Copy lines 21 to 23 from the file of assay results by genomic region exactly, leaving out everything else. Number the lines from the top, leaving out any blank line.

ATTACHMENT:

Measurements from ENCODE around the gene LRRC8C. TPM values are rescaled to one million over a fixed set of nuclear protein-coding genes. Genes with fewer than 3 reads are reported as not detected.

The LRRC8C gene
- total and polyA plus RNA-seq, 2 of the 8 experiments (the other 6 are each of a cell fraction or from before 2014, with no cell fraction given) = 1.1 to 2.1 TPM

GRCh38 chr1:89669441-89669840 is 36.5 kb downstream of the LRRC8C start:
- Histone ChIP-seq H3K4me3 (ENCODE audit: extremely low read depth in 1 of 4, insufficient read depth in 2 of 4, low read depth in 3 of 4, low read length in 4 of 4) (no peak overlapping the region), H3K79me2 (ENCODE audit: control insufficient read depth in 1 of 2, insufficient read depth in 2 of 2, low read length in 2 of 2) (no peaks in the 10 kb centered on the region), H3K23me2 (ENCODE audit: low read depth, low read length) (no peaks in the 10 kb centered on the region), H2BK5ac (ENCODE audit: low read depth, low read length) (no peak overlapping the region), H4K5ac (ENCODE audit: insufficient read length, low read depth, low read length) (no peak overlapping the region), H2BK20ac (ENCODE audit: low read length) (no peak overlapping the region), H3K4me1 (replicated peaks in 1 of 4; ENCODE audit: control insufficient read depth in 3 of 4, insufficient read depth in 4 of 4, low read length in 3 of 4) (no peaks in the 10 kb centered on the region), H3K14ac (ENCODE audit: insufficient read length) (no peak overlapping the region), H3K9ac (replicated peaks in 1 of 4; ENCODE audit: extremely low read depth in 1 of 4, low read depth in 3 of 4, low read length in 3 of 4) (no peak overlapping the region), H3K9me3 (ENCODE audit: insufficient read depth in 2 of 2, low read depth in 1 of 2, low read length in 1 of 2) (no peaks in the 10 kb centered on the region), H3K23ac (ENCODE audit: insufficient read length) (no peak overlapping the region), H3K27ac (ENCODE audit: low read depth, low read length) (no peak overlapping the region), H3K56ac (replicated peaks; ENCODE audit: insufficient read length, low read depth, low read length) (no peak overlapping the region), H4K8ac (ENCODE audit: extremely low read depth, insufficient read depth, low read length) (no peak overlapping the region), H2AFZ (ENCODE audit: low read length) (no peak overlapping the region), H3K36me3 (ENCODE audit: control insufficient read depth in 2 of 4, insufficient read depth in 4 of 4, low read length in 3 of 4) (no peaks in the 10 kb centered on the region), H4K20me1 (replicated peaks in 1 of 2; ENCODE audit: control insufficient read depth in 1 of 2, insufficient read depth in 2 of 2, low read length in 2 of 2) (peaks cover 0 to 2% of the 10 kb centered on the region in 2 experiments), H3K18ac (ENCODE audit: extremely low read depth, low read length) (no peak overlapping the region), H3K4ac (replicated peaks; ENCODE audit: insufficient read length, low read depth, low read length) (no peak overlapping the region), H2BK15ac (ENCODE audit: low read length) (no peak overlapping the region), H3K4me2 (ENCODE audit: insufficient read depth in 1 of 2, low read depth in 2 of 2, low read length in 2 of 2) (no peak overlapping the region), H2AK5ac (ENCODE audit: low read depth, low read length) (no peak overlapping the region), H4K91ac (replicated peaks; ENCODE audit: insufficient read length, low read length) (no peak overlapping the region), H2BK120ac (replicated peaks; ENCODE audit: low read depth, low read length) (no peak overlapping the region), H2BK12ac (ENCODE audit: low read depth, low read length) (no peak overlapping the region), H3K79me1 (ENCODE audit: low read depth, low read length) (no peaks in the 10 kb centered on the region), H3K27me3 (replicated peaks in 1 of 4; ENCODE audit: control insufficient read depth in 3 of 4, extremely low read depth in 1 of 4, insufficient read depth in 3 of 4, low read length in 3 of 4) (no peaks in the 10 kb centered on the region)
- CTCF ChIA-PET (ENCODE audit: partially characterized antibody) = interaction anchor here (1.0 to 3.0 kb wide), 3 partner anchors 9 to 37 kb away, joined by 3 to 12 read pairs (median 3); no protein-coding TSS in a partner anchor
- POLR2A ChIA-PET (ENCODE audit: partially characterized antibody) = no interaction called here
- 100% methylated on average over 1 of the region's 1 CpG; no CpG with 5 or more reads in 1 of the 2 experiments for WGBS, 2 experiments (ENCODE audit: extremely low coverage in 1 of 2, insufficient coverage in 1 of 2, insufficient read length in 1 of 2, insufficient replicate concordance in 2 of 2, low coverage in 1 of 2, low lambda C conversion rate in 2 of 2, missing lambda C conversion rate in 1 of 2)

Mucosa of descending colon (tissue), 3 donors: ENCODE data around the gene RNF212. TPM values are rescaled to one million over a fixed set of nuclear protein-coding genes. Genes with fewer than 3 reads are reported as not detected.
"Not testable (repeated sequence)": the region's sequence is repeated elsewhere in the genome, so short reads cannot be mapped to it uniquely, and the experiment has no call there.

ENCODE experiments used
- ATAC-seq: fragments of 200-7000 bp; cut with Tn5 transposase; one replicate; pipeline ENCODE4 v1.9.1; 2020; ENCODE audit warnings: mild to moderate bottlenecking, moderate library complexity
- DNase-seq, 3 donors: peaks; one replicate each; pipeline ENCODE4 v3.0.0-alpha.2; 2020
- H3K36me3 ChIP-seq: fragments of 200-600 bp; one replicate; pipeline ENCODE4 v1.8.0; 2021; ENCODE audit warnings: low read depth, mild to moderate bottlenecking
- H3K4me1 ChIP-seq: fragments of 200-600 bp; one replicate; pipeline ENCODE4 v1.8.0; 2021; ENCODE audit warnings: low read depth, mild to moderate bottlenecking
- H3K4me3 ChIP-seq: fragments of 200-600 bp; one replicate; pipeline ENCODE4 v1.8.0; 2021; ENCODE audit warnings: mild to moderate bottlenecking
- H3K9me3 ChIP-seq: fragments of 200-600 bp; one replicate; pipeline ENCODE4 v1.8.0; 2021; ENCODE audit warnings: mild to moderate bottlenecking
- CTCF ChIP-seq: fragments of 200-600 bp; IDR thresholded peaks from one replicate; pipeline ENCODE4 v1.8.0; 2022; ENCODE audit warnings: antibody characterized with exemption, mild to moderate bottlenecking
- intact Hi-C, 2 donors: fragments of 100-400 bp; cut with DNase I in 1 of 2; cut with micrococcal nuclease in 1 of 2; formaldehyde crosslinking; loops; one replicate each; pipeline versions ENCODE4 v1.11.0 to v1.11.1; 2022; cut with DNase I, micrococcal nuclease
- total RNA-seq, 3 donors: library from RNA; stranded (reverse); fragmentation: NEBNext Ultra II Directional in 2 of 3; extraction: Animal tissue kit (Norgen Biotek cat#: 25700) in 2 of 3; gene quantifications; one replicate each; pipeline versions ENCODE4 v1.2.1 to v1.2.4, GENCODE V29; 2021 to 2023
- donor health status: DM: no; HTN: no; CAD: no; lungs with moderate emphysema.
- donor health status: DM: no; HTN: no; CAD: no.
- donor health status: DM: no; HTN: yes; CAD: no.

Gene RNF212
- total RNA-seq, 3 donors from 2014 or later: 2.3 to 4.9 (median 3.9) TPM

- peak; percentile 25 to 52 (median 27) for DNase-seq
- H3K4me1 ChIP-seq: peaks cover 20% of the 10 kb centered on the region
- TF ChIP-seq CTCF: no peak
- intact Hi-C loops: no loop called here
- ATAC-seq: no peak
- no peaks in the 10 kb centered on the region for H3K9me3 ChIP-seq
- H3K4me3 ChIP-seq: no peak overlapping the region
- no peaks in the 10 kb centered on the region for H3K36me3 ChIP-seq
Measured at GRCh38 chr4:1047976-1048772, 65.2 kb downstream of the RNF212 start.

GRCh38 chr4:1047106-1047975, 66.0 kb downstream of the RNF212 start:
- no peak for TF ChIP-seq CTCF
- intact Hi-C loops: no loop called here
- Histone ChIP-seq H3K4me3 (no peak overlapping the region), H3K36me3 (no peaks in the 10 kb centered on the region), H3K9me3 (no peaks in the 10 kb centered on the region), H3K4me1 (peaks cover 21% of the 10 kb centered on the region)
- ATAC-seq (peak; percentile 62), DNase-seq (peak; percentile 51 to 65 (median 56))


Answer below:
- donor health status: DM: no; HTN: no; CAD: no; lungs with moderate emphysema.
- donor health status: DM: no; HTN: no; CAD: no.
- donor health status: DM: no; HTN: yes; CAD: no.